Billionaire Warren E. Buffett said Tuesday he has been diagnosed with early-stage prostate cancer, but he tried to reassure his company's shareholders that the condition is "not remotely life-threatening."
The 81-year-old chairman and CEO of Berkshire Hathaway Inc. said in a letter to shareholders that the two-month radiation treatment he and his doctors plan to start in mid-July will restrict his travel but shouldn't otherwise affect his routine.
"I feel great -- as if I were in my normal excellent health," Buffett said. "And my energy level is 100 percent. I discovered the cancer because my PSA level (an indicator my doctors had regularly checked for many years) recently jumped beyond its normal elevation and a biopsy seemed warranted."
Buffett, who is also chairman of The Buffalo News, said he was diagnosed last Wednesday and has received tests including a CAT scan, a bone scan and an MRI. He said the tests showed no indication of cancer elsewhere in his body.
Cancer experts say Buffett's diagnosis shouldn't be a major concern because it appears his doctors caught the disease early. Still, the news will remind Berkshire investors of Buffett's mortality.
"The chance of dying of prostate cancer for Mr. Buffett in the next 10 years is probably 2 or 3 percent, so the prognosis is great," said Dr. Ralph deVere White, director of the Comprehensive Cancer Center at the University of California, Davis.
Buffett is known for a no-nonsense approach to investing. He is one of the world's richest men and, in recent years, has become one of its most generous philanthropists.
Buffett told shareholders in February that Berkshire's board has chosen someone to succeed him as CEO someday, and he said there are two backup candidates. None of the three has been publicly identified.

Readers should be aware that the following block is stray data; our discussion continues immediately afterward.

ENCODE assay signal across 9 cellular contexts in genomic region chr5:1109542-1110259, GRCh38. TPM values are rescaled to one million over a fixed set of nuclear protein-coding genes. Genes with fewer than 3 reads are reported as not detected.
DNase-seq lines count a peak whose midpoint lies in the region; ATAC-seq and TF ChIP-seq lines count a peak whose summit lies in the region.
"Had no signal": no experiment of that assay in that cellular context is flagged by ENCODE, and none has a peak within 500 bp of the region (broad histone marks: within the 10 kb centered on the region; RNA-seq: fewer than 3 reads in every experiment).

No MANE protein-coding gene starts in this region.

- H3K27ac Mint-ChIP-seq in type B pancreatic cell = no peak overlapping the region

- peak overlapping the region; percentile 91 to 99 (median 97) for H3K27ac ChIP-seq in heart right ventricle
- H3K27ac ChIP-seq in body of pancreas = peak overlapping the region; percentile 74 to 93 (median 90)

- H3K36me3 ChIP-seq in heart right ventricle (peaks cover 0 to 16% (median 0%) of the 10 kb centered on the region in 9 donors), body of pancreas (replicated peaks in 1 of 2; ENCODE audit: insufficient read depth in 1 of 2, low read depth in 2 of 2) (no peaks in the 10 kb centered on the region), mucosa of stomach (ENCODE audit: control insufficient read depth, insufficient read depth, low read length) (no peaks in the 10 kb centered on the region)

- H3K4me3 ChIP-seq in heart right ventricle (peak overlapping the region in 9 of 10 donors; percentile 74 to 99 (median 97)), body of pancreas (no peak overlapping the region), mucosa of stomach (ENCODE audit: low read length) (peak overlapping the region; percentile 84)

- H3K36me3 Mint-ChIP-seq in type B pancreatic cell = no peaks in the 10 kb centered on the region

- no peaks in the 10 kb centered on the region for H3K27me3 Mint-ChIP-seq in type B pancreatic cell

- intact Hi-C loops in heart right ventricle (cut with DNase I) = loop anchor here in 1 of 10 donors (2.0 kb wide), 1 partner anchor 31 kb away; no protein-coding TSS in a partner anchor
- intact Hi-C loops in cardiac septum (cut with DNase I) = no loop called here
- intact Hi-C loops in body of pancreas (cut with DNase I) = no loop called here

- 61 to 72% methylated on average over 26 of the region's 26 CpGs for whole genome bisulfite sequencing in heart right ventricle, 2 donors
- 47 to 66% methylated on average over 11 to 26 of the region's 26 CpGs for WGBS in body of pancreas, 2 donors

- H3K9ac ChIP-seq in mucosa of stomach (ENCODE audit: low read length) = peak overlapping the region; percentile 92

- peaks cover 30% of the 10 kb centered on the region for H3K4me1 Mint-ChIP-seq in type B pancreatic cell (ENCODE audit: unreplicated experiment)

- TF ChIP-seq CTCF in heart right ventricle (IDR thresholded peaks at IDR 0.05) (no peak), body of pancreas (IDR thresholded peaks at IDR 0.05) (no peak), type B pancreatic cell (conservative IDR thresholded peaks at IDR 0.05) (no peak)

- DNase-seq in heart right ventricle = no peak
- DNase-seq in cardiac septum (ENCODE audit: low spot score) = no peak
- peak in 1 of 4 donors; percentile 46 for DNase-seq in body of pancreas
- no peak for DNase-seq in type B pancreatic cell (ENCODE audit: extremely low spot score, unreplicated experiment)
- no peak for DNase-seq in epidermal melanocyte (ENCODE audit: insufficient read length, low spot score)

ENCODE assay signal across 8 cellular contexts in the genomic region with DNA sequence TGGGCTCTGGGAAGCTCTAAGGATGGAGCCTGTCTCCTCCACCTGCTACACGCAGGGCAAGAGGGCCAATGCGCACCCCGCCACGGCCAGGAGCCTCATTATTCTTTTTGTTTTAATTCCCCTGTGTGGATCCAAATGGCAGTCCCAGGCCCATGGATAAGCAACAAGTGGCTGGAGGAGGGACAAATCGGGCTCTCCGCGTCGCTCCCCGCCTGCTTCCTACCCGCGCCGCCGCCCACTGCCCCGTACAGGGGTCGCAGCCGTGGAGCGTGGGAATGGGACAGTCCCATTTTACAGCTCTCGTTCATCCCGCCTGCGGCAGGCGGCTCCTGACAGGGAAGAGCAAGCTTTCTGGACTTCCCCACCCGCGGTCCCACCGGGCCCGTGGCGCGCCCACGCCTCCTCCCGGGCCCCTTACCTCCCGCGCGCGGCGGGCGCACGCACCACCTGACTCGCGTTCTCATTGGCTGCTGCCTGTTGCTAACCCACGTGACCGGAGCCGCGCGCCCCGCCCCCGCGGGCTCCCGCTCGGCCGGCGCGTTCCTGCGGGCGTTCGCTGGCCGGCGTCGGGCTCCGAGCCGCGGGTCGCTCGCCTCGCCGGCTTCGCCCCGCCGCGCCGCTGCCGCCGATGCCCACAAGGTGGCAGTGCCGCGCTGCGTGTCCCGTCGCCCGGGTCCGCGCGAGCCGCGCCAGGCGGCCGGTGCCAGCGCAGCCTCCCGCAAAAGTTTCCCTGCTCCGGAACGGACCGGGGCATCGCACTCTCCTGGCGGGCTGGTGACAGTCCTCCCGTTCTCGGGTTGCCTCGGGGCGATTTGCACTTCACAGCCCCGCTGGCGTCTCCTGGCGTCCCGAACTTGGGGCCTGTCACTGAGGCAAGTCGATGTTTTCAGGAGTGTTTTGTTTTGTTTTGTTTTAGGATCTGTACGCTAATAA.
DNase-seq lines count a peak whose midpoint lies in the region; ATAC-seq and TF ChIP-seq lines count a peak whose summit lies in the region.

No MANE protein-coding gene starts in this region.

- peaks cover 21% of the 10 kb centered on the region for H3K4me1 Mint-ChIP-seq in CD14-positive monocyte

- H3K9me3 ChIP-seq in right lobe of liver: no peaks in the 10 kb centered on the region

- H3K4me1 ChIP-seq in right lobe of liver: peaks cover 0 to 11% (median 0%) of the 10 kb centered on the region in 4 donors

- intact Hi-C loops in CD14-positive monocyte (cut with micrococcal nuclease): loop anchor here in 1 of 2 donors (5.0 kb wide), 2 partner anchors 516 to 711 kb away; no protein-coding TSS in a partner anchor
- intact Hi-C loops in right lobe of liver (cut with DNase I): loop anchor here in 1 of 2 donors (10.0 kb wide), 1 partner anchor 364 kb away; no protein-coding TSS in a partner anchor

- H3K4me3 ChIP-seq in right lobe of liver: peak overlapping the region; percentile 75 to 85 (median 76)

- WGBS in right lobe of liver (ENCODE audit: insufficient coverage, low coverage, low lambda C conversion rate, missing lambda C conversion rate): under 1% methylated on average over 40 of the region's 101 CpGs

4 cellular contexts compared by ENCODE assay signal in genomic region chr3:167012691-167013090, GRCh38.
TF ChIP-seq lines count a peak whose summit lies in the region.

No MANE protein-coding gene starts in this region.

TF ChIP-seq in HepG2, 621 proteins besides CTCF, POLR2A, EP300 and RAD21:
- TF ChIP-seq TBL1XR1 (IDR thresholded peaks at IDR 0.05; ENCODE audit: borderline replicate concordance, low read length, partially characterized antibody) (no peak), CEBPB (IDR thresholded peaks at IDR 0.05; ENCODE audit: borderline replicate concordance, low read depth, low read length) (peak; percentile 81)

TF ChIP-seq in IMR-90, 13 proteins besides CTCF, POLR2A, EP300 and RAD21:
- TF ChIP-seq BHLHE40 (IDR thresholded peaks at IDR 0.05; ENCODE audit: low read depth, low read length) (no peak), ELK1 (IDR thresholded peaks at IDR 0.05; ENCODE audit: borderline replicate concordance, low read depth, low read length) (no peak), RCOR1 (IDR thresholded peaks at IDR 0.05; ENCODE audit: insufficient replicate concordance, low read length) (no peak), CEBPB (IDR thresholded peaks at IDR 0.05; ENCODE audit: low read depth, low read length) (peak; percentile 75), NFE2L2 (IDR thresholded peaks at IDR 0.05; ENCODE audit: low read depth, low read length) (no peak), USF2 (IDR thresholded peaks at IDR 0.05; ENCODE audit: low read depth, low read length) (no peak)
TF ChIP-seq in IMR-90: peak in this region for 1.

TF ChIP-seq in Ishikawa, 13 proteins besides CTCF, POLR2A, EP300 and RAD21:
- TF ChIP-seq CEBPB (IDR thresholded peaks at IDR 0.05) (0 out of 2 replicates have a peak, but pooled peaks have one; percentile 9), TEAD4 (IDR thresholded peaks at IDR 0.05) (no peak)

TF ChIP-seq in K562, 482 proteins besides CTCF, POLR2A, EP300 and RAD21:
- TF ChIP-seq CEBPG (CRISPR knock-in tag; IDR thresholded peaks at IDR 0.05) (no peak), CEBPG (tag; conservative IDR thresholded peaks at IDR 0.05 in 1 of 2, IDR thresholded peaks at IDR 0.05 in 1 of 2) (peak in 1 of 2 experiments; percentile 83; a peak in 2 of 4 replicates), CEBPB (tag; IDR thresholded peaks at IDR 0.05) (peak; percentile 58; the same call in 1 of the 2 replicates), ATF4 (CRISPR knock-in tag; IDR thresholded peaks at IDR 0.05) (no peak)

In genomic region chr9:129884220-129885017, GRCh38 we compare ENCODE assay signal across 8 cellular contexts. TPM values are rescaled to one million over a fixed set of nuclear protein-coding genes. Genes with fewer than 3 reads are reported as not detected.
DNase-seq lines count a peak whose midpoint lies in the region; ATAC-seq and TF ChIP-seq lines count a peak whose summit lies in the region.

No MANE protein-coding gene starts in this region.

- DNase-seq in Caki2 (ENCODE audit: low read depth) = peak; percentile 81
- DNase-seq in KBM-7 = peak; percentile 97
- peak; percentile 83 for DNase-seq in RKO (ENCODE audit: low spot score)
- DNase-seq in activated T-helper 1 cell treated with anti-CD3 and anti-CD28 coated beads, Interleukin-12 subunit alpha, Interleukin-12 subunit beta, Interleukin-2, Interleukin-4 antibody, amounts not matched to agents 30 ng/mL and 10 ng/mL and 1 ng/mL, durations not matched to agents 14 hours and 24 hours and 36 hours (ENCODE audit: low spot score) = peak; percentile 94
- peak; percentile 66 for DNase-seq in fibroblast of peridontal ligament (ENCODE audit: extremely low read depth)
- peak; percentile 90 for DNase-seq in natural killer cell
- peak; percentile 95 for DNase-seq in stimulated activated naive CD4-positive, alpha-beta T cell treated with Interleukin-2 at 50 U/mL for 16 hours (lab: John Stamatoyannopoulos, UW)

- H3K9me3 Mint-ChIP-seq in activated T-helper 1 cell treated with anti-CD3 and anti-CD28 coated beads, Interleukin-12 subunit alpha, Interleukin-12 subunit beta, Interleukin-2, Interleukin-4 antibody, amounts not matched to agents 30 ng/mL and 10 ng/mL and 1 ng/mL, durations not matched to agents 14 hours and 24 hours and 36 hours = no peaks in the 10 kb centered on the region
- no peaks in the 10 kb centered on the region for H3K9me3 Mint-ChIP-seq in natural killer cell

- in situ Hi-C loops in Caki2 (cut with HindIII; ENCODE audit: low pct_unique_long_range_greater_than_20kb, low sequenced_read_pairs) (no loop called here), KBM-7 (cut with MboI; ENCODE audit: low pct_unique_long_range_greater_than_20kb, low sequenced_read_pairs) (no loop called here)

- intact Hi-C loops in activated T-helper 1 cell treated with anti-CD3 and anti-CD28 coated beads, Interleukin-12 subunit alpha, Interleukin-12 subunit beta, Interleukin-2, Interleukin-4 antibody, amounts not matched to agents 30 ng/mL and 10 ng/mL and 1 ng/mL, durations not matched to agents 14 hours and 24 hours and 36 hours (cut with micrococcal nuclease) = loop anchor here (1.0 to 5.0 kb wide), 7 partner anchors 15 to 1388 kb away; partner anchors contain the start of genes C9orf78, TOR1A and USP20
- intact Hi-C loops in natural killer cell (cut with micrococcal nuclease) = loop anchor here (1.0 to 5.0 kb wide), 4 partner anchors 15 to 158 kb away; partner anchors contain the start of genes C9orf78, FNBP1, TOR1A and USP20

Berkshire's insurance, railroad and utility businesses typically account for more than half of its net income. It also owns clothing, furniture, brick and jewelry firms and has major investments in such companies as American Express Co., IBM, Washington Post Co. and Wells Fargo & Co.
Although Buffett's investment success has made him a household name -- and made him a Wall Street oracle -- he still works in his hometown of Omaha and lives in a house he bought in 1958.
Prostate cancer is the most common cancer in men -- more than 241,000 new cases are expected to be diagnosed in the United States this year. More than 90 percent are early-stage -- like Buffett's -- and nearly all men with such diagnoses survive at least five years.
Buffett's case is likely to renew controversy over PSA blood tests, developed during the 1970s at Buffalo's Roswell Park Cancer Institute. A leading government task force warns against them for men older than 75 because prostate cancer usually grows so slowly in older men that it rarely proves fatal. That means many men are treated and suffer side effects unnecessarily. The American Cancer Society says only men in good health with a life expectancy of at least 10 years should consider a PSA test.
"Mr. Buffett made a decision to get it, but that may not be the right decision for every man in that age group," said Dr. Len Lichtenfeld, the cancer society's deputy chief medical officer.